• Brad Pitt

    LIGO is wastage of money. Now they find newr ways of wasting more money! I heard India is building up one too! Another big-time wastage of money. They need hospitals and roads more than this junk science. Down with LIGO and its sisters. They have wastd enourf and now should pass that money to other fields

  • Angelina

    @ Brad,
    No wonder I left you. There are economic implications and job creation associated with large scale science like LIGO. Why build roads if there are no reasons to use them. If LIGO in India is made, they will need to upgrade the local surrounding roads to handle the construction and supplying of the facility. The construction workers will need goods and health care so then one must consider clinics and shops to crop up in small villages/towns near by. Brad I feel your being a bit short sighted…

    PS. I hope your not this short sighted during the divorce negotiations…

  • Brad Pitt

    Angelina, that’s the reason you are getting so thin … thinly spred everywhere and not deep anywere. India needs roads even without india’s LIGO — jsut for transporting aggricultural fgoods to cities before those get spoiled, or patients before they die. How long can NSF feed butter to LIGO? give that money to laser scienec, optics science or info technology or mortgage-affected people. ..and do not encourag Indians to go after grav waves leaving their call centres./

  • Jennifer Aniston

    Dear Brad and Angelina,
    I don’t mean to interrupt your marital fights, which I see with delight, but the latest Indigo plans are not targeted towards building an interferometer in India, but rather to collaborate with LIGO-Australia in raising funding for the Australian detector.
    It will be a strong commitment from the Indian side, sure, but of an order of magnitude less than building their own instrument.

  • Angelina

    Thanks for putting up a link. I just get annoyed so rapidly with Brad and what I see just knee jerk statements. I reacted from an emotional space… It is good to have a level headed girlfriend try to clear the air. Though I do think large scale science offers opportunities for economic stimulus, but I can see how that investment does not translate easily into immediate change like bailing out bad mortgages…

    @Brad, I was just making an argument in to opposite logical extreme… and I realize how being a celebrity has detached us from reality so I just leave you to your views… My dad was stubborn and block headed I wonder if there is a correlation there… Maybe I can get research money too… Like you said sweetie that money is better spent on other fields like biomedical research into ED(that could have helped out this marriage) or maybe research into call center retention, as I hear that there is a high turnover rate in North America, maybe LIGO has something to do with that…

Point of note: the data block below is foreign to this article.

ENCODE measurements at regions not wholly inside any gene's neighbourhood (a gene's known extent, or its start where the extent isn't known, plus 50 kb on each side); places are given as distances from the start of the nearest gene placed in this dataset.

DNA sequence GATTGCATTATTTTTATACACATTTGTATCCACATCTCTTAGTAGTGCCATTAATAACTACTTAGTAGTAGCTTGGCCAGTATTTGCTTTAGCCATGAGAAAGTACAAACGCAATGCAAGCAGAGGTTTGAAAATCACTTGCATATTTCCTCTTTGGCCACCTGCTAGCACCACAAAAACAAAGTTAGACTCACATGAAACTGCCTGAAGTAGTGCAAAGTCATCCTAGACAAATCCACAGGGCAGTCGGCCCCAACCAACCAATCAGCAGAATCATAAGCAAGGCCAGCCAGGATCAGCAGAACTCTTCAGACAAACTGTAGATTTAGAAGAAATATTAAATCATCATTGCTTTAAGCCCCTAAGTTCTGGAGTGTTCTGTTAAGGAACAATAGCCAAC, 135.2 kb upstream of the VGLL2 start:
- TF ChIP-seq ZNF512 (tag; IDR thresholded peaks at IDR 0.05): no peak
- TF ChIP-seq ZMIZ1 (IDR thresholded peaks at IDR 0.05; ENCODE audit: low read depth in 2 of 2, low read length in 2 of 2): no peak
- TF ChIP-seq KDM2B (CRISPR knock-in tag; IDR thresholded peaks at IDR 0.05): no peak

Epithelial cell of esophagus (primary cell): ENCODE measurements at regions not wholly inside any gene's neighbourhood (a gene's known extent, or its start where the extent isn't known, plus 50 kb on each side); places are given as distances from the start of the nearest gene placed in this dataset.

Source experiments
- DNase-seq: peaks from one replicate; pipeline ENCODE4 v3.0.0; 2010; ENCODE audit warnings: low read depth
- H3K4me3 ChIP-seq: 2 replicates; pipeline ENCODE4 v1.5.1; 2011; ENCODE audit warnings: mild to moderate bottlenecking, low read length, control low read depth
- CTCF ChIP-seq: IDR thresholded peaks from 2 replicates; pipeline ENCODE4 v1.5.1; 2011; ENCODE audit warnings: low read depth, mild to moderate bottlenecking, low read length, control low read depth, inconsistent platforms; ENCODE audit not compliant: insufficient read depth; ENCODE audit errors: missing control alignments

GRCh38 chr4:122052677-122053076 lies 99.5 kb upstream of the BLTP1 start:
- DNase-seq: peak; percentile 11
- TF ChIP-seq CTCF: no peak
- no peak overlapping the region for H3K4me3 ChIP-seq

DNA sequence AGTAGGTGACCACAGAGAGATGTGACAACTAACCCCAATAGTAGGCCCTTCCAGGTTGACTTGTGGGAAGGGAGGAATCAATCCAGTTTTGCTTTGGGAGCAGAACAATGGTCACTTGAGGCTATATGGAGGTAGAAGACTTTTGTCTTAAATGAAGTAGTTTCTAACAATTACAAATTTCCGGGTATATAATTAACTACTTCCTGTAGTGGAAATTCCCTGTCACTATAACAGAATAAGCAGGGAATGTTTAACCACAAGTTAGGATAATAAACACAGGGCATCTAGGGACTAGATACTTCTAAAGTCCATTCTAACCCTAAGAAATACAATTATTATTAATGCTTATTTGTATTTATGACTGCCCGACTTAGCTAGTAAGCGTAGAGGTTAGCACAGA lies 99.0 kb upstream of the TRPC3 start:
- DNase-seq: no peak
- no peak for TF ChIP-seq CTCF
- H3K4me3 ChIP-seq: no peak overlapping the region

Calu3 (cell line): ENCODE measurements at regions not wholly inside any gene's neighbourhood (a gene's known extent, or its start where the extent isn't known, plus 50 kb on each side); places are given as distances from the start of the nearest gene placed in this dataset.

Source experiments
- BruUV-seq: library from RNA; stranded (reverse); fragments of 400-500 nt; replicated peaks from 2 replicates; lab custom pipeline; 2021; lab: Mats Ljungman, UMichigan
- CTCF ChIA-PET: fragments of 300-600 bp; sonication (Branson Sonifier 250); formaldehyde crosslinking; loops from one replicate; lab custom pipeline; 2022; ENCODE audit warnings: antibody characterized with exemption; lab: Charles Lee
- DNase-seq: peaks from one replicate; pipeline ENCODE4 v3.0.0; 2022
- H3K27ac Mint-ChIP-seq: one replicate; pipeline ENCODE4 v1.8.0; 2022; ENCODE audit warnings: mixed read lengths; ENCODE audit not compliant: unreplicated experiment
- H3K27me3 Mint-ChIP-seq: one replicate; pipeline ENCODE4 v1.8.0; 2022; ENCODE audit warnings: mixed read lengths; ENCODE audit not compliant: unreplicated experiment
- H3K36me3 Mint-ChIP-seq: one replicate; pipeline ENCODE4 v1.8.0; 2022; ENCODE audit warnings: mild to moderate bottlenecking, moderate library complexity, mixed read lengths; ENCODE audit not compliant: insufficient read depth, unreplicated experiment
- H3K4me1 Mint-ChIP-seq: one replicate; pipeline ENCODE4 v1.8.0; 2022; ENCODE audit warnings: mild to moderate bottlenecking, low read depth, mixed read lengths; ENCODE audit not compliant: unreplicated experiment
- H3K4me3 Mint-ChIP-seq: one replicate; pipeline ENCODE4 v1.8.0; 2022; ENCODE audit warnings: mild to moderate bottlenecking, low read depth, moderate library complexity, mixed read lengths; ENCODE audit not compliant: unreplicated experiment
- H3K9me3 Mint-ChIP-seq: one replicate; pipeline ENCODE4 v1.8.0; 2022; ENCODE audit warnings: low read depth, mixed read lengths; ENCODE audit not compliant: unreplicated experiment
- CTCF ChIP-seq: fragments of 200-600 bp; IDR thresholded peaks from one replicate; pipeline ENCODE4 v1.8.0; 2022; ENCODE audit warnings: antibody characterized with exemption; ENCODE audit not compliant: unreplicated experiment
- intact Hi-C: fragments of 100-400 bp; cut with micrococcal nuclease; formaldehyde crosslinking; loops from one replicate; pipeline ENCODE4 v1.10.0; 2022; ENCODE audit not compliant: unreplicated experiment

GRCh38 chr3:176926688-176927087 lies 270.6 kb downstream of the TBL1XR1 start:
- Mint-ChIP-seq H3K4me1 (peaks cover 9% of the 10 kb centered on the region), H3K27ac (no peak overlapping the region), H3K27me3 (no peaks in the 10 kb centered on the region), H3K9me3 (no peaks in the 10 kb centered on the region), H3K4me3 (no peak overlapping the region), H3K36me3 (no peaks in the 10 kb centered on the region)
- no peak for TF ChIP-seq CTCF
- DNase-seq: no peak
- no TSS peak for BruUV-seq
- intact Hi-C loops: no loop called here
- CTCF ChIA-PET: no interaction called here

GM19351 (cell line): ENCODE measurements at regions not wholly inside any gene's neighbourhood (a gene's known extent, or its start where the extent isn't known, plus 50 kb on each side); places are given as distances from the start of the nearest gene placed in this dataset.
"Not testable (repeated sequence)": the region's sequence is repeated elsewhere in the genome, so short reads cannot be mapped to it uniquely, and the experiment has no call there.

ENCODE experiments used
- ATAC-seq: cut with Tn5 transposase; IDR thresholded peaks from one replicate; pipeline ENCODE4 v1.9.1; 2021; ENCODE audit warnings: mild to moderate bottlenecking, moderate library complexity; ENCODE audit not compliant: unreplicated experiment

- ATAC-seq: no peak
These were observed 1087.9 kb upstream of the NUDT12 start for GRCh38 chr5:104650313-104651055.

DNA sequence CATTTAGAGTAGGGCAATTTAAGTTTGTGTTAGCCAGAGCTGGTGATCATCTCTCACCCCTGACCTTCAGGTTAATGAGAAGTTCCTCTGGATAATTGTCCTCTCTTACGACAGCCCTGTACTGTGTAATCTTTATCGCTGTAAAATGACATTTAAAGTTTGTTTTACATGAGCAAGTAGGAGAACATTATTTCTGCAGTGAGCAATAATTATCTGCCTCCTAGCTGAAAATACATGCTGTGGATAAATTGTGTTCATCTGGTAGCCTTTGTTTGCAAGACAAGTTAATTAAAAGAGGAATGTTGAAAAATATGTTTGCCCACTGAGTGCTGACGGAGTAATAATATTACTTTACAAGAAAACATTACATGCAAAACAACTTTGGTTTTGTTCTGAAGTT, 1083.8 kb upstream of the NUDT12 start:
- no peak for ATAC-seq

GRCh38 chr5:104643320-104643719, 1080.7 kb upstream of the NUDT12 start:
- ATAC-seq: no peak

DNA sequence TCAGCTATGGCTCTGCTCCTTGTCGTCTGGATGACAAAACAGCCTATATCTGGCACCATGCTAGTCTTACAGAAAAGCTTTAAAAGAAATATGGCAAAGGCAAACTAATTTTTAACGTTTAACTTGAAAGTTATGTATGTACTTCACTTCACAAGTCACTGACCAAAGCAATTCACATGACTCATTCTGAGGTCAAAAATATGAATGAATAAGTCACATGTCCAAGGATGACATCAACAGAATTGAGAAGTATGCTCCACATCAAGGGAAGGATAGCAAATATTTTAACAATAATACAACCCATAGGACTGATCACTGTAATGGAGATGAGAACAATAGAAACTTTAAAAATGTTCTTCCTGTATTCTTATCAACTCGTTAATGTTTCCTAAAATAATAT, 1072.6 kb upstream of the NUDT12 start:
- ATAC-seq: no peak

Pinky promise… I’ll stop fighting and let the lawyers work it out I swear…

  • melior

    That’s the great thing about well-designed physics experiments, we learn something no matter what the outcome. Even for LIGO it’s possible to find skeptics and naysayers (here’s one), so I share in the sense of excitement at seeing the first traces of measured gravitational waves.

  • Marco

    @Nick: “This… seems like a complete waste of time…” I could not disagree more. There is so much to learn from carrying out the process of discovery to the very end. The value of an exercise like the one that was performed is exactly in the fact that it takes “hard work, checking, cross-checking, feedback and alteration.” LIGO folks learned a great deal on what it can go wrong, and are now much more prepared to tackle a real signal, when it will show up.

  • Marco

    @melior: Just to clarify. LIGO and Virgo have not seen any “traces of measured gravitational waves”. So far. Analyses of collected data are not over yet. Stay tuned!

  • Douglas Watts

    The money could have been used to stop rampant cholera in Haiti, for which there is no money.

  • Low Math, Meekly Interacting

    I’m not sure about it being a complete waste of time, but I do echo some of Nick’s concerns that carrying things to the brink of publication may be overkill. Hopefully most of the content of the preprint(s) are sufficiently portable that rewriting the data content and getting everyone signed off on the final draft isn’t a headache. I don’t know much about big physics collaborations, but in my field, the effort that can go into a big collaborative paper is considerable, so when it has to be scrapped, it’s a pretty big deal.

  • Cody

    Wouldn’t it be great if every hundred years or so we built a progressively bigger interferometer to search for a new effect, and each one returned a null result!?

    Refutation of theory is worth it of course, it just suddenly strikes me as humorous how similar the current situation is to Michelson & Morely 124 years ago.

  • DocPossible

    Re Doug Watts

    And so could all the money we spend watching professional sports. Or buying TVs. Have you got a TV Doug ? What’s your point again ?

  • Schrodinger’s Catbox

    Folks in Washington State and Louisiana are encouraged to visit the LIGO interferometers and take a look around. You’ll find that the scientists on-site are friendly and always willing to answer questions and chat with visitors who are interested in LIGO, astronomy, and astrophysics.

  • Santa Claus

    Dear Sean:

    Take a moment and become better informed. Visit

    Santa Claus


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About Sean Carroll

Sean Carroll is a Senior Research Associate in the Department of Physics at the California Institute of Technology. His research interests include theoretical aspects of cosmology, field theory, and gravitation. His most recent book is The Particle at the End of the Universe, about the Large Hadron Collider and the search for the Higgs boson. Here are some of his favorite blog posts, home page, and email: carroll [at] .